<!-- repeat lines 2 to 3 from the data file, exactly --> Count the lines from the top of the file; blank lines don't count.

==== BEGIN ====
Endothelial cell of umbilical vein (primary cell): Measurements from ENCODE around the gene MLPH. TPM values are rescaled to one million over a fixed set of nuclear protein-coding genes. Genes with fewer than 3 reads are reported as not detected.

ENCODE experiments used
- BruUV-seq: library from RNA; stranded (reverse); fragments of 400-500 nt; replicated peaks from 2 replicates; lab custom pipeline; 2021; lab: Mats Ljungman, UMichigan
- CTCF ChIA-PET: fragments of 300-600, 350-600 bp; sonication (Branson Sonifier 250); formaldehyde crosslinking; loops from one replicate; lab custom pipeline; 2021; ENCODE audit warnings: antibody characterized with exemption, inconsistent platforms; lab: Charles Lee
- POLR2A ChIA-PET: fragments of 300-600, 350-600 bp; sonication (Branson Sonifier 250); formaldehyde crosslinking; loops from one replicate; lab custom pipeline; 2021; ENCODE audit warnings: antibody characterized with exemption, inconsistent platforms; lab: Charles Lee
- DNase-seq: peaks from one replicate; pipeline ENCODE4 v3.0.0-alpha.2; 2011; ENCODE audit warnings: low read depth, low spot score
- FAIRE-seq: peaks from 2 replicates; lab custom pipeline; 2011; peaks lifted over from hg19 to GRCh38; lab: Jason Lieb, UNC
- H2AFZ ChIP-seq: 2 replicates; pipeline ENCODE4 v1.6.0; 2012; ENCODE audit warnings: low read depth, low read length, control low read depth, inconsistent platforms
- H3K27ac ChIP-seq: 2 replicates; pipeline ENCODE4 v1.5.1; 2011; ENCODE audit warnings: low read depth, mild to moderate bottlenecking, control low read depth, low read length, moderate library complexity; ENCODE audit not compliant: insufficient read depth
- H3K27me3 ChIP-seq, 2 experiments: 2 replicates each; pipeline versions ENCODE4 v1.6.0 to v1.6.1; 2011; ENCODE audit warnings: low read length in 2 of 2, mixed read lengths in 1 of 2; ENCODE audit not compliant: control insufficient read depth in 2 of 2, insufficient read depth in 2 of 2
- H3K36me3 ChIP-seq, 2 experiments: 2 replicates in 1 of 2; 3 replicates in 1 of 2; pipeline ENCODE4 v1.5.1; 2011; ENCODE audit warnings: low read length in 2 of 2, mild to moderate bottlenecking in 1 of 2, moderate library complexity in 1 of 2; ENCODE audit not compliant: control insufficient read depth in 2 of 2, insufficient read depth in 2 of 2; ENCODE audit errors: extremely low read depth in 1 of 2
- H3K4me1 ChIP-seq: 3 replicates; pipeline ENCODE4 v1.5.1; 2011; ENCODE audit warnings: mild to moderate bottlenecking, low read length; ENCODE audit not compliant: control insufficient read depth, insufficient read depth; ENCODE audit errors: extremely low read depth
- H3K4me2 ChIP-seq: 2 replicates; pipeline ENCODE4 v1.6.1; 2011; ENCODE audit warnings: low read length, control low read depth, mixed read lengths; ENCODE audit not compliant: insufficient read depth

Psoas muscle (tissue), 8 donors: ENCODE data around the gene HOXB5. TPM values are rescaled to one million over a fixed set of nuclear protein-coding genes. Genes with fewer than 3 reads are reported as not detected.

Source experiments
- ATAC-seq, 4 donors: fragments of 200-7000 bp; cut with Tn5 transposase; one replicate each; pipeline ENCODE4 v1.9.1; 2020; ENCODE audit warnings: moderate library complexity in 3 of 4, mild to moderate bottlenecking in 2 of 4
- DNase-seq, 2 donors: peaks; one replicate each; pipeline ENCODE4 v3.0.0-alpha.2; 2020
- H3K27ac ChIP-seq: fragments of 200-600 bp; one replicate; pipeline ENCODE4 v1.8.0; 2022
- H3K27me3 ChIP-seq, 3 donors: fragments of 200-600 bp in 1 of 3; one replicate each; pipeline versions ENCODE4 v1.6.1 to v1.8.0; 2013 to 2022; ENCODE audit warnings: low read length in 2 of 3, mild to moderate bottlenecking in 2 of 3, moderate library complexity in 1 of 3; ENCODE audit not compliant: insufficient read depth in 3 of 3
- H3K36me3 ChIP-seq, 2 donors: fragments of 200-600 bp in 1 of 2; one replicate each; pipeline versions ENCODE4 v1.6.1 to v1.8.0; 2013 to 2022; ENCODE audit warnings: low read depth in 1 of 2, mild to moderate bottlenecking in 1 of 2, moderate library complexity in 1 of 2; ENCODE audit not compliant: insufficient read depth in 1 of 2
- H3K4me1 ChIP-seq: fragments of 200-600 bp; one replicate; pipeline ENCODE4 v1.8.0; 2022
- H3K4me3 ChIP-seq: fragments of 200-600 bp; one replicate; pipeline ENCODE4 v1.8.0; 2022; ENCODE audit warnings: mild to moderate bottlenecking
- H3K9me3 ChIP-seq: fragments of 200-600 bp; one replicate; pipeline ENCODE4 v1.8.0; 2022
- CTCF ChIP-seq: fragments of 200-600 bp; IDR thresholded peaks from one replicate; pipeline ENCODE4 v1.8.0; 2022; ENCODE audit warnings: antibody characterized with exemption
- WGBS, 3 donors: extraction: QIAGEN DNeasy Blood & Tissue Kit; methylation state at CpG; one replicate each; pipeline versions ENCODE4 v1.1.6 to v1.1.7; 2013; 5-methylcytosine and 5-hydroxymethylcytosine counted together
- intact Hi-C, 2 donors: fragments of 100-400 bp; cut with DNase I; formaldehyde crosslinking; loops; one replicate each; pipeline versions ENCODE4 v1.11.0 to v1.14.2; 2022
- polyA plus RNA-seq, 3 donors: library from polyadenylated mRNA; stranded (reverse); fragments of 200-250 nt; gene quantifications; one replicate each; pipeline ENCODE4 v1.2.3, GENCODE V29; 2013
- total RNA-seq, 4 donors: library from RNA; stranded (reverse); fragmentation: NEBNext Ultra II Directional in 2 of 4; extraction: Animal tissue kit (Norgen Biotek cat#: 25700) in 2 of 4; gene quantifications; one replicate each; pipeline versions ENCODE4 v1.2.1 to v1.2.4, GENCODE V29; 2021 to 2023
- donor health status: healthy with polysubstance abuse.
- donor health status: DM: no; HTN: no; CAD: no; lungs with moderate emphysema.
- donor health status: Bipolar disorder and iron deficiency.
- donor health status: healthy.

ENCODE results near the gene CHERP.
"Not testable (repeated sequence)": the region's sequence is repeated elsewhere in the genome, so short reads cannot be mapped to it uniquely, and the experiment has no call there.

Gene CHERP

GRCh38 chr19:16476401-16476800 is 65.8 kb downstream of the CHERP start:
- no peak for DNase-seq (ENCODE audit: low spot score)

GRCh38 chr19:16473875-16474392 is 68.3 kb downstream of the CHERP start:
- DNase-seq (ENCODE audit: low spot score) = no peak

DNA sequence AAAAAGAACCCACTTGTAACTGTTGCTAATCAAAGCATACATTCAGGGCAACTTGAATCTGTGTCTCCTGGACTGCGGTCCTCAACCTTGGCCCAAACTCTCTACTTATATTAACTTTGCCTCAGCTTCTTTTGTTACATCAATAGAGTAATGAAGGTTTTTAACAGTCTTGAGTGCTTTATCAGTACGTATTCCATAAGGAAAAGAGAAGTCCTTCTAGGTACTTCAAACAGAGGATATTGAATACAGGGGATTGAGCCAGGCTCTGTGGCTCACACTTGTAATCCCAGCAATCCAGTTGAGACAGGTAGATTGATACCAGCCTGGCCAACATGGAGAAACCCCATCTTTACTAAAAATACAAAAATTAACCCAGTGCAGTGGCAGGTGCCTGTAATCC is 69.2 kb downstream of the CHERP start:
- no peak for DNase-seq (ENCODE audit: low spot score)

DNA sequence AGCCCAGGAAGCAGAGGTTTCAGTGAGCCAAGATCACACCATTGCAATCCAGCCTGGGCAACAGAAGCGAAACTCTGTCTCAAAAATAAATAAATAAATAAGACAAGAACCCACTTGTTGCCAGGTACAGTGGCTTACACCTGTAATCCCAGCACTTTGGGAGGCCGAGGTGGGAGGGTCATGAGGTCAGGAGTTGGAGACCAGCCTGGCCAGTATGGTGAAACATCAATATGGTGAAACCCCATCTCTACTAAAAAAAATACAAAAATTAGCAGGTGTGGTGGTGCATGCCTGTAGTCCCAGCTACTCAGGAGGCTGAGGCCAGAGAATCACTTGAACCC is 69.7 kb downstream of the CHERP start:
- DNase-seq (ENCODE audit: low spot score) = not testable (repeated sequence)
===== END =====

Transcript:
ENCODE experiments used
- BruUV-seq: library from RNA; stranded (reverse); fragments of 400-500 nt; replicated peaks from 2 replicates; lab custom pipeline; 2021; lab: Mats Ljungman, UMichigan